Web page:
This is a very short story for younger (under 10) children to listen to. Older readers may also enjoy the quick story, however, my son (13) thought it was too short and simple and that the words would be too complicated for younger children. Reading it out loud is a good idea and since it is short it should keep their attention for all 15 pages (some of which have illustrations). The story is a good one, the type that warms the heart. I would love to see this in a larger format with more illustrations to help keep the attention of younger or non-readers while it is being read. This would work great in a story-time setting such as what our local library has if it were larger. We received an ARC in exchange for an honest review which in no way influenced our opinion.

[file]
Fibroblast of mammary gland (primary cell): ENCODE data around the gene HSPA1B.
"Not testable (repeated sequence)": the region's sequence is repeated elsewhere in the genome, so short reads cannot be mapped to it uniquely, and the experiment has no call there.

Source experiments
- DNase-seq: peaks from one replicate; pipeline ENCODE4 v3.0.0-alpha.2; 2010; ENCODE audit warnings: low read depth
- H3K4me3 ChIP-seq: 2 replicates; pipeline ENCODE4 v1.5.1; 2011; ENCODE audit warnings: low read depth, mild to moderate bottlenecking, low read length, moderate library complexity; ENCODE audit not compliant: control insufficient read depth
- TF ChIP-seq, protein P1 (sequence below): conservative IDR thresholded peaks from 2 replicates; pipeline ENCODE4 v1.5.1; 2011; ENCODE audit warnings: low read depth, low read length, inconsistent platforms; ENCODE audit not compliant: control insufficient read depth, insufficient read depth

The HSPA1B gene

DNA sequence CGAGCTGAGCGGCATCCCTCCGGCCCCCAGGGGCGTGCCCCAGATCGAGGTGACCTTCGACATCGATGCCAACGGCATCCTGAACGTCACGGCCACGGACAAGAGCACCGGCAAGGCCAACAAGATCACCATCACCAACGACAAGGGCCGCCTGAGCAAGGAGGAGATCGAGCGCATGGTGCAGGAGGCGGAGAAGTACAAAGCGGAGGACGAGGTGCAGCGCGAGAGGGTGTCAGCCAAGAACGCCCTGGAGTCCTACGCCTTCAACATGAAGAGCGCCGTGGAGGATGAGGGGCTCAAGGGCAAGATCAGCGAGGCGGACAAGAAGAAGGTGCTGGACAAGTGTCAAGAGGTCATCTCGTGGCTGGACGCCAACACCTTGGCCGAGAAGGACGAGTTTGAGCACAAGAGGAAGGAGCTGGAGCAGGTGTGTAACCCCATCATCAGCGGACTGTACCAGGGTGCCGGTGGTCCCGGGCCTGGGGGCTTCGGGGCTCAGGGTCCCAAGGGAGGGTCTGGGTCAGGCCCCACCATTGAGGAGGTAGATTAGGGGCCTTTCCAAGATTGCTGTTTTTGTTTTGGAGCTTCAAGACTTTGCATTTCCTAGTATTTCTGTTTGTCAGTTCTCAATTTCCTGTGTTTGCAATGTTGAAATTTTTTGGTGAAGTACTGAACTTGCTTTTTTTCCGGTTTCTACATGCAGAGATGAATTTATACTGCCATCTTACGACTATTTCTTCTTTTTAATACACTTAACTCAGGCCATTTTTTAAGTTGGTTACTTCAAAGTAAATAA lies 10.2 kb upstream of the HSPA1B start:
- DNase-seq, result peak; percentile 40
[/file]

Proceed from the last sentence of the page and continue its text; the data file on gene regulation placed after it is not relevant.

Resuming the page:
Dawn: I’m both an author and an editor, but some of the things that I write and edit really aren’t geared toward children. I’m also an aunt to two nieces and two nephews by blood, three nieces and three nephews by marriage, and a handful of other unofficial nieces and nephews through friendships. When we planned out our fifth anthology, Battling in All Her Finery: Historical Accounts of Otherworldly Women Leaders, we wanted to edit a book that we could share with our nieces, nephews, and other kids looking for female role models.